DSBC: Are you folks cleaning ALL the lines for the duration of the competition?

Oroña: Prime Lines was asked by the NMBG to clean lines for the elimination round of the NMIPAC.  We routinely service and clean the Taos Mesa Taproom, so we made sure to service that account before the first round. I have no doubt the other host breweries will present the beer at top quality! For Bosque’s Bernalillo facility, these IPAs may be the first beers ever to flow through the lines!

For the Second Street Brewery Rufina second leg of the NMIPAC, brewers Tom and Kevin will be cleaning the lines late Friday night after the close of business.“That way they can make sure everything is clean, and flushed, and cold before (Saturday) morning,” front-of-house manager Mariah Scee informed me.

DSBC: What other variables is the Guild controlling to keep this a fair competition from a technical standpoint? Temp? Pressure? Etc.?

Oroña: Each of the beers for this competition is preserved in a chilled environment prior to competition. The beers are served under ideal conditions by volunteers that have experience in beer dispense. Many volunteers work very hard to ensure that the NMIPAC is a great event and fair competition.

In years past, the IPAs of the Challenge have been poured through jockey boxes — the cooler and hose set ups you often see at festivals — due to the sheer number of beers, and the inability of most taprooms to pour all of them (often alongside their own beers). Not every brewery has 24-plus taps.

DSBC: In your expert opinion, what are some of the drawbacks to pouring IPAs through various jockey boxes?

Oroña: Jockey boxes are never an ideal beer dispense option. Maintaining beer keg temperature in the middle of a New Mexican summer with bags of ice is challenging. Variations in jockey box design can also lead to technical issues arising during the competition. Variables such as consistent temperature, CO2 pressure and line restriction all play into pouring a proper beer.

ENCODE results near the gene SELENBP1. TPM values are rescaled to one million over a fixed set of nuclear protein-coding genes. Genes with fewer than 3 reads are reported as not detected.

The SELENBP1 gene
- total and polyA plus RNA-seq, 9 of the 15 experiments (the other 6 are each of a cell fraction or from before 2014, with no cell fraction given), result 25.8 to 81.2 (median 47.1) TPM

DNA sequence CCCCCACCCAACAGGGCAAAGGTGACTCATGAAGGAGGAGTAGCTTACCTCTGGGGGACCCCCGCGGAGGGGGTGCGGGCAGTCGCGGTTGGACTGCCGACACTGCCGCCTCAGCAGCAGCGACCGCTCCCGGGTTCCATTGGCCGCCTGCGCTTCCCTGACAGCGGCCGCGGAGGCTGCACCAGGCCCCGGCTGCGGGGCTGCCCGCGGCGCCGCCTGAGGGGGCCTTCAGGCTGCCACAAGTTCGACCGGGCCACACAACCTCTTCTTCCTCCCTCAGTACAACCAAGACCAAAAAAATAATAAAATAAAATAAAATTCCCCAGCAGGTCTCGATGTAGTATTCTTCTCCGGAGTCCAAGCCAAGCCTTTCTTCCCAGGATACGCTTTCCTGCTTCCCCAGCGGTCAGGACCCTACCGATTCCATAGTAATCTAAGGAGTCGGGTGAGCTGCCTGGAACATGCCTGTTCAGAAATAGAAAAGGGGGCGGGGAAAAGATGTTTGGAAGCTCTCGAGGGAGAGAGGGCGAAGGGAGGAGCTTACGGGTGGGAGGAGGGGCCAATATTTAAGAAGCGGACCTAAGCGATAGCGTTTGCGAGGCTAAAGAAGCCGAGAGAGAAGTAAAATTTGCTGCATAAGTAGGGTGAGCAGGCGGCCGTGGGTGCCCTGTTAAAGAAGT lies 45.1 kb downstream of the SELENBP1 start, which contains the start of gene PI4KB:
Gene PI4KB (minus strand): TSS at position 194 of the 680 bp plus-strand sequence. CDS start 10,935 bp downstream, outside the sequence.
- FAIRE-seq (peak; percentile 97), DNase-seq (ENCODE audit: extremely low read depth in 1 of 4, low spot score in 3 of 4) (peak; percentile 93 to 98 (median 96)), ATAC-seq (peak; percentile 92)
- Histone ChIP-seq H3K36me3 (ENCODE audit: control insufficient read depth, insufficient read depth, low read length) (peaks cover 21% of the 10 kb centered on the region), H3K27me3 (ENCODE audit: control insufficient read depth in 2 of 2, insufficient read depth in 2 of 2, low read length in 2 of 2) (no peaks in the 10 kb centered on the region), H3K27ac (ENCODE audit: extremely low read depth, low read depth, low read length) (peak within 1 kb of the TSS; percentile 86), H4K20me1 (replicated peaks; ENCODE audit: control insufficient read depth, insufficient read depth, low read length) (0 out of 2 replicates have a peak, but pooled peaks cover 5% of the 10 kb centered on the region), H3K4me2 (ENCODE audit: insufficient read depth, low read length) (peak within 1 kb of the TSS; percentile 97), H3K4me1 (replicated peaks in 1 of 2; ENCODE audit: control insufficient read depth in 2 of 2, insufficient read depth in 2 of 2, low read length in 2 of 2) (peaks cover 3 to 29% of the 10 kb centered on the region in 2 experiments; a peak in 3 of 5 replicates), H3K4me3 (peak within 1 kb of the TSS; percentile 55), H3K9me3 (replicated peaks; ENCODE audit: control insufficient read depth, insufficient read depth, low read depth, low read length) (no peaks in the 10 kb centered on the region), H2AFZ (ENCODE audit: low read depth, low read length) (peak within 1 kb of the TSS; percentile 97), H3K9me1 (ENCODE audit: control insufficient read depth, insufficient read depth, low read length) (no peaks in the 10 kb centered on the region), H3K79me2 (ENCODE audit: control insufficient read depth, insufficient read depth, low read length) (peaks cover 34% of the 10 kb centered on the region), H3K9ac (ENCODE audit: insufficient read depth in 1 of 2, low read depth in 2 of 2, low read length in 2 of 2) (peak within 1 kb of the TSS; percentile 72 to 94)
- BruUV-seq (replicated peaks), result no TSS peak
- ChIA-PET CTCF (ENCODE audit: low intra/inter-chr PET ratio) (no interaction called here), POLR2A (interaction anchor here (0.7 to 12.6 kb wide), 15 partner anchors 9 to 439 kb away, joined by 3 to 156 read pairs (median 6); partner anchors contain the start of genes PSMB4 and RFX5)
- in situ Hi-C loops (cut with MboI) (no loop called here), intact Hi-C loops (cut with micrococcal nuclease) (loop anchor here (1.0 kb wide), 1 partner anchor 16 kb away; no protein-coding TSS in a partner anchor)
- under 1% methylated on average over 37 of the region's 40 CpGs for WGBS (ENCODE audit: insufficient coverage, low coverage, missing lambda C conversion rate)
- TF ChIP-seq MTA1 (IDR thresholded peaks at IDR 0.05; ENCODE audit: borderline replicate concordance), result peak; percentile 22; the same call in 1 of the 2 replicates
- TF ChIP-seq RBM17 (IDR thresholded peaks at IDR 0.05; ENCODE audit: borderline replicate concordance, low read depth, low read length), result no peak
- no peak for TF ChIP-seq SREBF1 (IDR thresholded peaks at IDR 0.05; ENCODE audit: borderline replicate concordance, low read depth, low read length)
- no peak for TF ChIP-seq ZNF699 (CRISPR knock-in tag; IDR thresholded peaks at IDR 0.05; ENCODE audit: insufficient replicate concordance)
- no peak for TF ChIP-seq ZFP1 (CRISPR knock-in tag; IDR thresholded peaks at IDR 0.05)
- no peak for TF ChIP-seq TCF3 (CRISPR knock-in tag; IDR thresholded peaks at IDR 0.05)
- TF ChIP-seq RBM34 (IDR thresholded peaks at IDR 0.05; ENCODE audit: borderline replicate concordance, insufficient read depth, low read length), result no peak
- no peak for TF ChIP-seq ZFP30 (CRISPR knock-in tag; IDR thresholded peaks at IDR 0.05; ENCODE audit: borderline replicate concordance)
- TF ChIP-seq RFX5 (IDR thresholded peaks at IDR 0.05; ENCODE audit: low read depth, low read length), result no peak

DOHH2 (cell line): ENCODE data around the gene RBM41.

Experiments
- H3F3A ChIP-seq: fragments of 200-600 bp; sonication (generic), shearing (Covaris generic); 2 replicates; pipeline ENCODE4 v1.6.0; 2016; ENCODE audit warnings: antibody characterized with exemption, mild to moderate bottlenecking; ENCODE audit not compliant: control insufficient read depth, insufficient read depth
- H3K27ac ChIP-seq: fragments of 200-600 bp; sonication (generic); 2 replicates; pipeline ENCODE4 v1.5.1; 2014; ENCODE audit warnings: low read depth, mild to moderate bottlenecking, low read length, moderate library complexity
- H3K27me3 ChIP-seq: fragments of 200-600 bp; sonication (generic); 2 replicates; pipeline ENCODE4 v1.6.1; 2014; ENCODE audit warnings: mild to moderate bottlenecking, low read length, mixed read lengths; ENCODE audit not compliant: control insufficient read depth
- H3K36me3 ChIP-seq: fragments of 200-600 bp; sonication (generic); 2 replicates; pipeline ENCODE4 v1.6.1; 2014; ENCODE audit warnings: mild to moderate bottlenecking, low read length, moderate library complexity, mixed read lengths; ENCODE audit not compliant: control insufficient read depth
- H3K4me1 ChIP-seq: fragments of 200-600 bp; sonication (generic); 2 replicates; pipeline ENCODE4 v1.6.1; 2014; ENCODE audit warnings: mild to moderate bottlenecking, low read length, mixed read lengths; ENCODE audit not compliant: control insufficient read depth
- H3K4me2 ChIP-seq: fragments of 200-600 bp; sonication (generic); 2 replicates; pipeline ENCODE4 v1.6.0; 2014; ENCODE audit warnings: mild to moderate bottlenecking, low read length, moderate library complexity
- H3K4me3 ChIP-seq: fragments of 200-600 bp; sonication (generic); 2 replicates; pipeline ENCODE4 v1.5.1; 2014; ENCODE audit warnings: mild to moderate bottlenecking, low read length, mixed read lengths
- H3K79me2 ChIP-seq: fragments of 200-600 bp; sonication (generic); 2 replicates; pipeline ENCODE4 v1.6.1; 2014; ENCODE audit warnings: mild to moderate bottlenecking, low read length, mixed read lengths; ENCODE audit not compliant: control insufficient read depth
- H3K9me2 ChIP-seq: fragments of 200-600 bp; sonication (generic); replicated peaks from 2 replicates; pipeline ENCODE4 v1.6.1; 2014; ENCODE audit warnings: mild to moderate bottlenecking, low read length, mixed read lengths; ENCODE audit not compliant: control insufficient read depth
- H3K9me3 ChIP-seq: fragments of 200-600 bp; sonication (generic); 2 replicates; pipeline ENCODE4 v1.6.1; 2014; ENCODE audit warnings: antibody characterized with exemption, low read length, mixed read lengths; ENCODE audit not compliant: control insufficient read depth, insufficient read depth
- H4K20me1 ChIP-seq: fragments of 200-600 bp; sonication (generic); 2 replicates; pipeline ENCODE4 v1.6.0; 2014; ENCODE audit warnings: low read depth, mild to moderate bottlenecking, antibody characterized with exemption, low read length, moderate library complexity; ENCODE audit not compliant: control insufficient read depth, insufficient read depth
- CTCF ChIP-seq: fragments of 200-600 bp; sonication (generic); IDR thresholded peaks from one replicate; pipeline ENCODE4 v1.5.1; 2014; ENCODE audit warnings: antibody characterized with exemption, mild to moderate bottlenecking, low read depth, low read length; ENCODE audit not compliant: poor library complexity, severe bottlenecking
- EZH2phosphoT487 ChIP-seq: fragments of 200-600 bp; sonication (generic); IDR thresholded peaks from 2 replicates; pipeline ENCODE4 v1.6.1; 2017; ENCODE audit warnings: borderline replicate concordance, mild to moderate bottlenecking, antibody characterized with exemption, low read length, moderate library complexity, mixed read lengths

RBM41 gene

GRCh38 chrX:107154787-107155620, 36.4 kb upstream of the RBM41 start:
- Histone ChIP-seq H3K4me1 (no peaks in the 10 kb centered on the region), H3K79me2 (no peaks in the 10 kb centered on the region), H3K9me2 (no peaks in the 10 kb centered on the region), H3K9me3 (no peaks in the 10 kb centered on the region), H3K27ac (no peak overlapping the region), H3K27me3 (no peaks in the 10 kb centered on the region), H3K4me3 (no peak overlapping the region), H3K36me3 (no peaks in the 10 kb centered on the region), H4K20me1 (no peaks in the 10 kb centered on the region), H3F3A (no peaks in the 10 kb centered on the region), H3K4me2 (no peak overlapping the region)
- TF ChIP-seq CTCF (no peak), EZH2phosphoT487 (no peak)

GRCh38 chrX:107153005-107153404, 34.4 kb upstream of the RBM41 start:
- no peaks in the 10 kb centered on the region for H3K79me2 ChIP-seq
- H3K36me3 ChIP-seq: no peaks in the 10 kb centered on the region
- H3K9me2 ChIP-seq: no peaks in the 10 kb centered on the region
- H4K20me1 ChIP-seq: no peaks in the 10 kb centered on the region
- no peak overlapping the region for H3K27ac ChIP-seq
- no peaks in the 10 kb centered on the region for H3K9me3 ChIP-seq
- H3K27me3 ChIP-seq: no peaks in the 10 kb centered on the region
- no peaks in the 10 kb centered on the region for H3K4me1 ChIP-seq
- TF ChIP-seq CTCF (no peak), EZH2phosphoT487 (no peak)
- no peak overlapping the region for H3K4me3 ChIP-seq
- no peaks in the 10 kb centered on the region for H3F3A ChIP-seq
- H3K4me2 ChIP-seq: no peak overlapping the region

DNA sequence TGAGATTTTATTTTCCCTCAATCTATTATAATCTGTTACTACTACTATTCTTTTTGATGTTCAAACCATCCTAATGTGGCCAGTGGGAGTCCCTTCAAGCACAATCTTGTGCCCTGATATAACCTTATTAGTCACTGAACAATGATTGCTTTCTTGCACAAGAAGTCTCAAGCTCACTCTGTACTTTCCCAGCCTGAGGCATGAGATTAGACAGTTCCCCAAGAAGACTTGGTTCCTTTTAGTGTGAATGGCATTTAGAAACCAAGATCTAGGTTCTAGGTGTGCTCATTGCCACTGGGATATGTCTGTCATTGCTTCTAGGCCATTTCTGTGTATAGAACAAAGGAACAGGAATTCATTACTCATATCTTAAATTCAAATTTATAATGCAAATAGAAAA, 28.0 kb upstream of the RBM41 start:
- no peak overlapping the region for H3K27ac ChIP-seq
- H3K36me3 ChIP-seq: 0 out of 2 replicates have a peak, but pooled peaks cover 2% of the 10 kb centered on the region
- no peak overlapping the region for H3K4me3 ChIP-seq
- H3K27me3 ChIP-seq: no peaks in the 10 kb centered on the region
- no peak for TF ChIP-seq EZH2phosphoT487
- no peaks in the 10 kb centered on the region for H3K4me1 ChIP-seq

Prime Lines was established to protect the integrity of beer. Our partnership with the New Mexico Brewers Guild on the NMIPAC was a natural fit. We deeply care about draft beer quality and hope to continue to support NM’s burgeoning craft beer scene. We are proud to be on the forefront of clean draft lines and draft beer dispense education in New Mexico.

* * * * *

With clean lines, we have beer as the brewers intended. Gone, hopefully, are the days of pouring issues mucking up a clear-cut victory. Of course, that leaves the rest of the competition in the hands of those who come out to these events. As with all democratic processes, you can’t complain if you don’t come out and vote. And no, it’s not a perfect system, but it is well run by people who really care about beer. Now it’s at least a fairer fight without pouring issues to worry about.

As for the rest of the competition, I’ll leave you with a quote from a friend of the Guild and the Crew, Boxing Bear co-owner Kevin Davis. Via Facebook, he commented, “This friendly competition is about raising money for the Guild, celebrating NM’s great breweries and having a few laughs along the way. Everyone works hard to put on this event… not the easiest job to organize. Kudos to Duel and Taos Mesa for hosting the first two rounds, and thanks to John G and the Guild volunteers who work tirelessly behind the scenes making it fun. Cheers!”

The IPA Challenge continues tomorrow from noon to 4 p.m. at Second Street Rufina, locatd at 2920 Rufina Street, Santa Fe, NM, 87507. Tickets available here!

— Luke

IMG_4557

This is Luke’s fifth time covering the Santa Fe NM IPA Challenge, and his fifth year with the Crew.

Comments

Leave a Reply

Fill in your details below or click an icon to log in:

WordPress.com Logo

You are commenting using your WordPress.com account. Log Out /  Change )

Google+ photo

You are commenting using your Google+ account. Log Out /  Change )

Twitter picture

You are commenting using your Twitter account. Log Out /  Change )

Facebook photo

You are commenting using your Facebook account. Log Out /  Change )

Connecting to %s